The editors of periodicals assume, probably correctly, that most of their readers are more interested in hearing about people than about works of art. This is often evident even in prestigious art journals. Thus it’s common now for so much attention to be given to those who ‘make it big’ in the art world that the artists eclipse their own creations.
How do people ‘make it big’ ? How do they stand out from the throng?
The throng from which an artist has to emerge now in order to be ‘big’ is itself vastly bigger than it has ever been, because the reach of our communications has increased so dramatically. Think of Rembrandt painting in Amsterdam and competing for commissions with his rivals there. Then take a look at a magazine like Artforum. In a recent issue of this periodical the Reviews section includes exhibitions currently showing in twenty-three cities widely spread around the planet.
How are artists to stand out from all this lot? The most astute seekers after fame soon conclude that it’s necessary to get media attention, and the easiest way to achieve that is to do something wild, unheard-of and, ideally, utterly shocking. So if you want to become a celebrity artist, your best plan is to do or to make something outrageous – and call the happening or the object ‘art’. After all, you are the artist and if you call it art, then art it is. Didn’t Rauschenberg say so?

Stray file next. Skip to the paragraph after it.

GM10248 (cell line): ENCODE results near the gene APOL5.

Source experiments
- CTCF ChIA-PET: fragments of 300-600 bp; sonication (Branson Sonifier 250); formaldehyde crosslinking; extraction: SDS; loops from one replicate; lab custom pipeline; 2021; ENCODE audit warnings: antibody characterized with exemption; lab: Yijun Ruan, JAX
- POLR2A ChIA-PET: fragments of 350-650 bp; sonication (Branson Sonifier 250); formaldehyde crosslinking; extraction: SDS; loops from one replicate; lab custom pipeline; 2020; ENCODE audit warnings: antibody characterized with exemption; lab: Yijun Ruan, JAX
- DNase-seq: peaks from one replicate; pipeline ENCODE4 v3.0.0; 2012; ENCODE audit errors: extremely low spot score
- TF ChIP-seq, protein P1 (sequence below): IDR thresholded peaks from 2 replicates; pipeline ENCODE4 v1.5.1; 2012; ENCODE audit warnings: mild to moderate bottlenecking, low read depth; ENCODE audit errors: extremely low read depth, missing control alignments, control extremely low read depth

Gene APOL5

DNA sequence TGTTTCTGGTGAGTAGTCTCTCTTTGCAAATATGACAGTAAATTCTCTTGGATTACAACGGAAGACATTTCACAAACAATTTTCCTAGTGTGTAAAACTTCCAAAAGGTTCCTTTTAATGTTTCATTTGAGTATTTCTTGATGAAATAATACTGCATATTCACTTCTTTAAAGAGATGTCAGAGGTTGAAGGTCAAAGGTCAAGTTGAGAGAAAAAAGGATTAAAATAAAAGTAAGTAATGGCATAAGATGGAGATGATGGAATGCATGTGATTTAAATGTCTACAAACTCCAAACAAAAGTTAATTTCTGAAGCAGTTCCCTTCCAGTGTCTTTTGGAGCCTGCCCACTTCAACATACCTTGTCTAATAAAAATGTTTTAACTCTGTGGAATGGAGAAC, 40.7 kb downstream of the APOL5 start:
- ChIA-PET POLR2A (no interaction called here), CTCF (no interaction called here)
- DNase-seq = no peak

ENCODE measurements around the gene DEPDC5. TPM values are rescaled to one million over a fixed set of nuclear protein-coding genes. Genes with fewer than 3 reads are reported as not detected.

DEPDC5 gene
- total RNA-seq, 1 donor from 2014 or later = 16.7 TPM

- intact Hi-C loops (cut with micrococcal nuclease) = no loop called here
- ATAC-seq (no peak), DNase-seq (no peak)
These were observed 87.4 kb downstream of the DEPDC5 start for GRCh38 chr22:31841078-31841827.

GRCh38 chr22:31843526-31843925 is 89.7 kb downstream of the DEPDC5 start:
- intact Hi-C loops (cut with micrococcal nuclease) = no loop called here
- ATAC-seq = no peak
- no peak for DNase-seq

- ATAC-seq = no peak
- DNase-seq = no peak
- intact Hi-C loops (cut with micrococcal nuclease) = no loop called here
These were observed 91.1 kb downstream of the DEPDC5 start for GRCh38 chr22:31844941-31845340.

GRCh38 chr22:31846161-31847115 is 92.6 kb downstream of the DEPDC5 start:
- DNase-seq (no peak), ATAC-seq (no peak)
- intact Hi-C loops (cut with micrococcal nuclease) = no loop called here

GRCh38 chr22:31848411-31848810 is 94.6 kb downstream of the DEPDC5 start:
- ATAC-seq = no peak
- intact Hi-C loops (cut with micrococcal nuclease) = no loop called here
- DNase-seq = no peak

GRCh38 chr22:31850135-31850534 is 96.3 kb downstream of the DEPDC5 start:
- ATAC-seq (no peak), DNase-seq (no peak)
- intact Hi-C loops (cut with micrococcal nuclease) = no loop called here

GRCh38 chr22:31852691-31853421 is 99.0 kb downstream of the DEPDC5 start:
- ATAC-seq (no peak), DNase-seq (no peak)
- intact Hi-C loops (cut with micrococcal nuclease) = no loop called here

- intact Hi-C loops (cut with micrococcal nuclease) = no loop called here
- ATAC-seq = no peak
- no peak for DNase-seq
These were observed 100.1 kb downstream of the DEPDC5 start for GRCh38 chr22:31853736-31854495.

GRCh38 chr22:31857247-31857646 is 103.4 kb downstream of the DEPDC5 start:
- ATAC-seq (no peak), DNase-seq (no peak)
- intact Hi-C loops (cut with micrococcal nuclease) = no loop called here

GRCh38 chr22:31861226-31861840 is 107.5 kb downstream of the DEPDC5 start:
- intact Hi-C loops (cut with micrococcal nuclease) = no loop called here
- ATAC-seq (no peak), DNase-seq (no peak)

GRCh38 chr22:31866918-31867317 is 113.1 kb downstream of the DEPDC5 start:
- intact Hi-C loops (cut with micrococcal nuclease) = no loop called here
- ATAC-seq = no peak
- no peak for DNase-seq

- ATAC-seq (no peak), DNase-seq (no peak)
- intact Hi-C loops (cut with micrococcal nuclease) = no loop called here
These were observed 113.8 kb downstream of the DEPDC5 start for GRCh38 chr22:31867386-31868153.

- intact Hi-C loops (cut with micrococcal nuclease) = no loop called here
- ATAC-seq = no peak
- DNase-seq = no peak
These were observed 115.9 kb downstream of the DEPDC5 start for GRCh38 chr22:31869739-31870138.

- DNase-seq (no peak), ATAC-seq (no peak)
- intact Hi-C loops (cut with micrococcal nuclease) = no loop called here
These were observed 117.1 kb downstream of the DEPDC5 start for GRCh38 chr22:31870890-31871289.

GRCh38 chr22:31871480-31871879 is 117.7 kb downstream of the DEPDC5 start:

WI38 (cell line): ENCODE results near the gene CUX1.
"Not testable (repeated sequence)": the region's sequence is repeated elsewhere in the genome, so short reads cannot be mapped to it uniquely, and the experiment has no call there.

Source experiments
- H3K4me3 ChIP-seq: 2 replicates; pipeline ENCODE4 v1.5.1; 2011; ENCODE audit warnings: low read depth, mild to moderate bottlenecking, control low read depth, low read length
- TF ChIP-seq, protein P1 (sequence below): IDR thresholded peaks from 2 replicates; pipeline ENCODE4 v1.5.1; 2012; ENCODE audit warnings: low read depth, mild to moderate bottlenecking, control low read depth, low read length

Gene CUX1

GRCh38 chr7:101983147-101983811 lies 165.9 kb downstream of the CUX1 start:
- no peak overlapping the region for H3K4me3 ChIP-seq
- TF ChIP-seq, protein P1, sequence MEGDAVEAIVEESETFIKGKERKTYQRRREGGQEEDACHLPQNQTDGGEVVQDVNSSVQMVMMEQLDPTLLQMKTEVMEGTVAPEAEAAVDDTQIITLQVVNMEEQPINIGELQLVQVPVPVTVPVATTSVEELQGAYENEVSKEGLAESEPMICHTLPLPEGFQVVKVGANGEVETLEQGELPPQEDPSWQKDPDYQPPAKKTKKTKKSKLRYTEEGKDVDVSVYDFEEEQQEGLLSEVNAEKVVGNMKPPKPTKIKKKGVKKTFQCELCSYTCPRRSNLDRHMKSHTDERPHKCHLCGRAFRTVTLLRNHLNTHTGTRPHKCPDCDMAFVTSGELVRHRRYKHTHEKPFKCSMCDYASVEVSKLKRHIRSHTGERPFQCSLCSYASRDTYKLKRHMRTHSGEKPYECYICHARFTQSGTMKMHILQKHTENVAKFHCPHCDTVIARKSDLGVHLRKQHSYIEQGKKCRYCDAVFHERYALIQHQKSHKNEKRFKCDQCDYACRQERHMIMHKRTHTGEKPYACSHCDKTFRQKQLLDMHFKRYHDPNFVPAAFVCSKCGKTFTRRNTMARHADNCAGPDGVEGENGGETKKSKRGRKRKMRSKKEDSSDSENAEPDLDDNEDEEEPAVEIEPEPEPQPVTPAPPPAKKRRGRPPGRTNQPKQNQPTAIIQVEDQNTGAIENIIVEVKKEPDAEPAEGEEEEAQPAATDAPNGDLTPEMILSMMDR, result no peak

But what becomes of this ‘work of art’ , assuming that it’s not entirely ephemeral? Having served to help its creator to fame and wealth, what is its further role? More than likely it’s a weak thing on its own, given the motives that made it. So it has to survive by its celebrity connection. Here’s a well-known couplet by Alexander Pope that has lost none of its point over the centuries:
“I am His Highness’ dog at Kew.
Pray tell me, Sir, whose dog are you?”
For a sharp contrast it’s interesting to think of what Emily Dickinson had to say about celebrity:
“I’m Nobody! Who are you?
Are you – Nobody – too?”
And in the next verse:
“How dreary – to be –Somebody
How public – like a Frog –
To tell one’s name – the livelong June –
To an admiring Bog!”
Emily was a determined recluse. She was also a poetic genius. Her fame endures.
It’s not necessary – not even desirable – for every good artist to be reclusive. But it would be an excellent thing if artists, whatever their lifestyle, were judged by the quality of the art they give us. The quality of the art we have affects the quality of human life.